Jackson resumed training locally this spring, biking through Vermilion, Kitscoty, Marwayne, among others.
Vermilion’s Alison Jackson has been cycling professionally for the past six years, and is now one of 14 female athletes with Team Sunweb, who are currently ranked first in the UCI Women’s World Tour.
The team is based in the Netherlands, but this year Jackson only had one race before the season got put on hold due to the pandemic.
“I think as an athlete, we have already learned to be incredibly adaptable to roll with the extreme highs and lows of the sport,” said Jackson.
She said this enabled her to shift her goals quickly.
Jackson spent her down time the past few months in Vermilion, enjoying time with family while continuing to train and explore other hobbies. Her training involves cycling an average of 150 kilometres almost every day.
Now back overseas, she participated in a team training camp in the Netherlands and Austria. Jackson will continue racing in Europe until November.
“The wide array of sports I did while growing up in Vermilion, along with all the outdoor activity time I had on the farm provided a really good fitness base for me to build on when I decided to specialize in cycling in university,” said Jackson.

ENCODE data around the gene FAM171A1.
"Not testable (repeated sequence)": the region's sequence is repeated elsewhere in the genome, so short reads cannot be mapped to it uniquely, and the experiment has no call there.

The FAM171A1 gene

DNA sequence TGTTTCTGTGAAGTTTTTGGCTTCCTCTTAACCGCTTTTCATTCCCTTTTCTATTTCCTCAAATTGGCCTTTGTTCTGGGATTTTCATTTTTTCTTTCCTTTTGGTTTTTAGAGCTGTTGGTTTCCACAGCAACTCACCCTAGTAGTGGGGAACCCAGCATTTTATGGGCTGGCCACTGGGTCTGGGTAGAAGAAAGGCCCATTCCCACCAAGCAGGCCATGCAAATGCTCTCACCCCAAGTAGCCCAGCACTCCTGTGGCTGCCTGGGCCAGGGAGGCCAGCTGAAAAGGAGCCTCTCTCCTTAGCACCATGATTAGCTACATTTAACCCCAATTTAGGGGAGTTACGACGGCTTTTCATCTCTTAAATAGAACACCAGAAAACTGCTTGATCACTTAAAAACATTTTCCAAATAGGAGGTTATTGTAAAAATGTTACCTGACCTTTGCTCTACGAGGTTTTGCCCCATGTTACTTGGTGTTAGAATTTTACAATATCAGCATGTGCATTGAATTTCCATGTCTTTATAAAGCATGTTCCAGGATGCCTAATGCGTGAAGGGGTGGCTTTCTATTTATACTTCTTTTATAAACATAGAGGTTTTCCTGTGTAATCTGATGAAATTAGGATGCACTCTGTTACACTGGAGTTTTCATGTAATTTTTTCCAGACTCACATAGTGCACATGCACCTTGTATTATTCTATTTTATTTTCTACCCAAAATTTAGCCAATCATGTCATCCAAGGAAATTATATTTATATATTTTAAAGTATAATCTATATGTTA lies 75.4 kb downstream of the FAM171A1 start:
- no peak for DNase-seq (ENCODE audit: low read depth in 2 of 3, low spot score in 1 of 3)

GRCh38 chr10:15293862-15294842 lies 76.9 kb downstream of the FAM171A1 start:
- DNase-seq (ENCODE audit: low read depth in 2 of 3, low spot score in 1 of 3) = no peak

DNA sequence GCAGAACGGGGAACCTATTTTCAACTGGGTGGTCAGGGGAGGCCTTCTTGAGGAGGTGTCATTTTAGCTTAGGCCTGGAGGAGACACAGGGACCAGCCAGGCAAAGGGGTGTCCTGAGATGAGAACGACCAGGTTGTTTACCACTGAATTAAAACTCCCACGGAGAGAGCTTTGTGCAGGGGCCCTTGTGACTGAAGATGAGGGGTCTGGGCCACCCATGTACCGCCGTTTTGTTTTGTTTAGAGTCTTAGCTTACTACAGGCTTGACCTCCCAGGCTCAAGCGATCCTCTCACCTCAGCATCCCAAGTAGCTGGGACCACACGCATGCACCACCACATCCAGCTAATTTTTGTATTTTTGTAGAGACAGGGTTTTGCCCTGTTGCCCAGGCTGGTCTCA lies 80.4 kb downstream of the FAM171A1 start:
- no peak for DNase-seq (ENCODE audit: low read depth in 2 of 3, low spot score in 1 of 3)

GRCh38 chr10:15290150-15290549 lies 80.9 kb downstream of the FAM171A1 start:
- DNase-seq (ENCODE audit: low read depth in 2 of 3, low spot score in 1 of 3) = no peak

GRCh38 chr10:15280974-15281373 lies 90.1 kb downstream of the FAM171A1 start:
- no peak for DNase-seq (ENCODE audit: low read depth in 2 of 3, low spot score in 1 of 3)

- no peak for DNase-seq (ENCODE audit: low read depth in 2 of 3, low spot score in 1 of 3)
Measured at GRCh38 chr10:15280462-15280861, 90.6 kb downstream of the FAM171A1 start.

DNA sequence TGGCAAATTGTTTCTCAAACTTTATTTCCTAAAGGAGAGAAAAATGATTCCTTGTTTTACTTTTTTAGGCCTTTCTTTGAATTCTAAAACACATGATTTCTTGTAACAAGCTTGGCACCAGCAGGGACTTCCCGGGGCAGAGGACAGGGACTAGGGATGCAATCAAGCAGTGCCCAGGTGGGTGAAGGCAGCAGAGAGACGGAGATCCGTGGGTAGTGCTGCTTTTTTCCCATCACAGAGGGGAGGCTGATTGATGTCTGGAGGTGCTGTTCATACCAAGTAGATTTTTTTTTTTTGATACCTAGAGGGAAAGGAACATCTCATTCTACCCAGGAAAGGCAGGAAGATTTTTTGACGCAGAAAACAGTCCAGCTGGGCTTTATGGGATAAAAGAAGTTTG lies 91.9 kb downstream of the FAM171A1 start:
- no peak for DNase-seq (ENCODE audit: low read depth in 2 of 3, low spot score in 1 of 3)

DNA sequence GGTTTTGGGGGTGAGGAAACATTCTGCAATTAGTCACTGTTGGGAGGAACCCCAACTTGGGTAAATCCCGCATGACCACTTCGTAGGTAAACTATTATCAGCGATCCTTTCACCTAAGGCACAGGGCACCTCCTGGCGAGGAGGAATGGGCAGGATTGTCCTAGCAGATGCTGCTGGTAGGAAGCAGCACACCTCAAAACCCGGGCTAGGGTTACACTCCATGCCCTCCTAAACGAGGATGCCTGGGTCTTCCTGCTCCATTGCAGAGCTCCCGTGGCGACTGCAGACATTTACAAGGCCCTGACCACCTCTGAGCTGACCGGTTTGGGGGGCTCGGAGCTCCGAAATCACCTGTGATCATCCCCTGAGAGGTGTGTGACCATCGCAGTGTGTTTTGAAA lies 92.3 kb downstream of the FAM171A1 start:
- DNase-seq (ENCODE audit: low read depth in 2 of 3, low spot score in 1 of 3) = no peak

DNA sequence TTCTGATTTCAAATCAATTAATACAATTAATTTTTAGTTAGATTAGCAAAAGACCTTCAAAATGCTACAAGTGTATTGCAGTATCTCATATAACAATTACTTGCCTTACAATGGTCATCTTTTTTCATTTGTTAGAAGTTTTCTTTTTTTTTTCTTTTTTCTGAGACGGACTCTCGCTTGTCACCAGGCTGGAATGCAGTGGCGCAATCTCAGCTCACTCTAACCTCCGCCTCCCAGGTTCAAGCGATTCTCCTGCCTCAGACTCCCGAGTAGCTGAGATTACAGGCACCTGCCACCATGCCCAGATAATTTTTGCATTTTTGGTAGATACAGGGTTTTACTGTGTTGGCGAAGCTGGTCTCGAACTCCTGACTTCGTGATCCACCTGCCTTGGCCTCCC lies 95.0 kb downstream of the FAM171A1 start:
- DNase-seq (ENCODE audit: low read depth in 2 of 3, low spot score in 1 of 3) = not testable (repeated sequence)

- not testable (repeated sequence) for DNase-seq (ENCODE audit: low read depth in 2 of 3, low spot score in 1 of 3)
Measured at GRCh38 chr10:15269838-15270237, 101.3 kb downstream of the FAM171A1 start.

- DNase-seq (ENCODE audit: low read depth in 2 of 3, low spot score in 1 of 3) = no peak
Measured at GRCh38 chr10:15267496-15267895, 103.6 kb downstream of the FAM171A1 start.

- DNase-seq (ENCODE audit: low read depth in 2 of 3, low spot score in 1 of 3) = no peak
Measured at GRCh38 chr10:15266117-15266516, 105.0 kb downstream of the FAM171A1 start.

She said she’s always had the mindset to win, and recognized early that the more she practised with her best effort everyday, the more she was successful. Jackson said she continues to approach her sport the same way today.
Jackson said people may not see many (or any) bike racers around their area, but that is only one way of riding.
“Cycling, aka riding bikes, is something for everyone and can be done anywhere,” said Jackson.
“Riding bikes can be a way for the whole family to get outside and get a bit of exercise. Any bike will do.”
Jackson said people can find cheap bikes or more specialized ones, and can look for ones made for grassy trail rides or a road bike for the paved roads. She said either option will work to try on all the gravel roads in the area.
“I used to only ride on the paved roads, but then I was always doing the same loops,” said Jackson.
“It was only this summer that I had a lot of time at home when I started exploring all the gravel farm roads. Now my rides are 50-80 per cent gravel and it is amazing the beautiful places I am discovering that I never knew were around,” said Jackson.
She has biked different routes to Mannville, Irma, Wainwright, Edgerton, Paradise Valley, Kitscoty, Marwayne, and Clandonald. She said there are so many different ways to arrive at these communities, and that her favourite ride this year was to the Marwayne Trestle Bridge.
“What is awesome with cycling is that you don’t have to jump into a 150 kilometer ride, but every ride you can challenge yourself in a new way,” said Jackson.
“Maybe the first ride is only in the neighbourhood. The next ride, maybe you decide to go further or try a trail or gravel road to experience. Maybe the experience is surprising or hard or easier than you thought, but you can feel good that you accepted and overcame the challenge.
“I think sport, and especially cycling, builds confidence in your own independence. You learn how to prepare for yourself – food and water for a ride, and how to manage flat tires or unexpected weather changes, which all builds your confidence and independence.”